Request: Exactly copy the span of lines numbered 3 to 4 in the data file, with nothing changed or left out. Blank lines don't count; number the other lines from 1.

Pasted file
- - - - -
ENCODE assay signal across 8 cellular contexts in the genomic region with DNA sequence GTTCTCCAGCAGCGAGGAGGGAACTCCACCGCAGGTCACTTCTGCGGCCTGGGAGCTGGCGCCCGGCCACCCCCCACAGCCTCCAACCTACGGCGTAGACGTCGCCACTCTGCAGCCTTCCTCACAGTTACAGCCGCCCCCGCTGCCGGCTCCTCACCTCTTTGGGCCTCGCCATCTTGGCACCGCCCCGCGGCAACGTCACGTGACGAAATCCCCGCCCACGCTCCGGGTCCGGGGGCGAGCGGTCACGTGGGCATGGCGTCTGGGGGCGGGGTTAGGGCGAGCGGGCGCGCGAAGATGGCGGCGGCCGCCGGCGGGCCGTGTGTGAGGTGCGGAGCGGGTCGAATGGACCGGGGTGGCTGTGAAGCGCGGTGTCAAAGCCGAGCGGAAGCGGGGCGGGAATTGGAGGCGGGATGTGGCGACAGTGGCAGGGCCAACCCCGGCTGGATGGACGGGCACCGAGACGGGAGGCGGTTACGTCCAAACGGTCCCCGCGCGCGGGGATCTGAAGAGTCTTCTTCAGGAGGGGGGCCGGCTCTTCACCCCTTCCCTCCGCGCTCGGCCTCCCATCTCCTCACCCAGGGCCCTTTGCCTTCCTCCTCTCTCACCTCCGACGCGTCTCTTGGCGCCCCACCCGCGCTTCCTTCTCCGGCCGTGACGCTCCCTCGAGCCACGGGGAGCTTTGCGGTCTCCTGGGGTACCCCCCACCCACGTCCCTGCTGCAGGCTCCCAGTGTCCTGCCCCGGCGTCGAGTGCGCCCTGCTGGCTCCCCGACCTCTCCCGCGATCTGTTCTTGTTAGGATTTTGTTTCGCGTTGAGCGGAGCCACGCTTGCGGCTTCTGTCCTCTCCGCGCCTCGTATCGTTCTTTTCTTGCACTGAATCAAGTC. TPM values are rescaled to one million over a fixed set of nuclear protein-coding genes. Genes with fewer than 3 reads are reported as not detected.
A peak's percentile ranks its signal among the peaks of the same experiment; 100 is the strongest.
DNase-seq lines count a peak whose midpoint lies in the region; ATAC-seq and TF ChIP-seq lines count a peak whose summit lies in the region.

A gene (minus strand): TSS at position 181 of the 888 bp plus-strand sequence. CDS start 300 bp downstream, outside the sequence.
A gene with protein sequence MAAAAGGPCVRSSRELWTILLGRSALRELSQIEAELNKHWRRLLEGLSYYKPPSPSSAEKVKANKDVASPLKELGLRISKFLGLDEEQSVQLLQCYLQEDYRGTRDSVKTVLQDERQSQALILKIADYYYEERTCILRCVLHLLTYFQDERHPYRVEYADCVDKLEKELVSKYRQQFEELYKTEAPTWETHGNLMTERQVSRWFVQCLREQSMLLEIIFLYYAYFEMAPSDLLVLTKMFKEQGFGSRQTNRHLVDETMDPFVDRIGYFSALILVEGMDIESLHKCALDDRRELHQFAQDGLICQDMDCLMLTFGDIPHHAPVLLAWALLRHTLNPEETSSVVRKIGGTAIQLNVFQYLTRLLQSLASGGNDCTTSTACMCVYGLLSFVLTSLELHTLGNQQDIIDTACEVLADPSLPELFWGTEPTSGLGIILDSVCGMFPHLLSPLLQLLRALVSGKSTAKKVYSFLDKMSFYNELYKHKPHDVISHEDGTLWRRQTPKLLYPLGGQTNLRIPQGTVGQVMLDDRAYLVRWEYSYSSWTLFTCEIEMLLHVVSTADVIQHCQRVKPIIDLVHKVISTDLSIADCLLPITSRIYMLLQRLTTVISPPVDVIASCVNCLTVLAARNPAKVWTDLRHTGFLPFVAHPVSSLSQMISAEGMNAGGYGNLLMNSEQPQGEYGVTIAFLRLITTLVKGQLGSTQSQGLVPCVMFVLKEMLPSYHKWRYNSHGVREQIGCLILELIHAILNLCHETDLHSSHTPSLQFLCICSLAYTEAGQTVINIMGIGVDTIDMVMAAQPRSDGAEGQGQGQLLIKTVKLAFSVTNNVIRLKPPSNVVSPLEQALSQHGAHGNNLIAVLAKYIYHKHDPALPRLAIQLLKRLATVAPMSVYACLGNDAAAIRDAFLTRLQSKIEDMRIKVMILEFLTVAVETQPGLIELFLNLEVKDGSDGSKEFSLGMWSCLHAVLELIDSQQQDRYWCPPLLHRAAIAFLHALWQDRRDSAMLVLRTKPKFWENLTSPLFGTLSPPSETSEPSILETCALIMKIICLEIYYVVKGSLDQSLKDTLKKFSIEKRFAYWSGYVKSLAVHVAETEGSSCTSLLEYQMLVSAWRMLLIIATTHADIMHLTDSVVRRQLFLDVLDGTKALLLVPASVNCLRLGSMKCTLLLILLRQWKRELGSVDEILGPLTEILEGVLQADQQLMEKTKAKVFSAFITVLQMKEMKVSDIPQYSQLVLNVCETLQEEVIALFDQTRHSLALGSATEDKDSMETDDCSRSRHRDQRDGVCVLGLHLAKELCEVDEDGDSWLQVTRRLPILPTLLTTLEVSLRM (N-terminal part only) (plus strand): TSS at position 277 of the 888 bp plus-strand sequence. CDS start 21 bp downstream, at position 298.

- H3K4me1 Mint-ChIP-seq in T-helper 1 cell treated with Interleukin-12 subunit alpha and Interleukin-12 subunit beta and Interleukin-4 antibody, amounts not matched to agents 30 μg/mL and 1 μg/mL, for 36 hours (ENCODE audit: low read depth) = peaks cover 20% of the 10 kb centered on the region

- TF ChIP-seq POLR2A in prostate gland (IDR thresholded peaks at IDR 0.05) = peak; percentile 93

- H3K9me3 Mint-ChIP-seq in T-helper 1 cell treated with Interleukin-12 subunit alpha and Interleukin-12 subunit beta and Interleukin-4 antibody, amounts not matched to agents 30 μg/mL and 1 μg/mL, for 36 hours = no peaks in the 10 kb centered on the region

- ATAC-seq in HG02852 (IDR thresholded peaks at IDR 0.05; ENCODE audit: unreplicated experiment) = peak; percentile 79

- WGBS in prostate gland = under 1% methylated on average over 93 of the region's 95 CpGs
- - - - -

DNase-seq lines count a peak whose midpoint lies in the region; ATAC-seq and TF ChIP-seq lines count a peak whose summit lies in the region.

A gene (minus strand): TSS at position 181 of the 888 bp plus-strand sequence. CDS start 300 bp downstream, outside the sequence.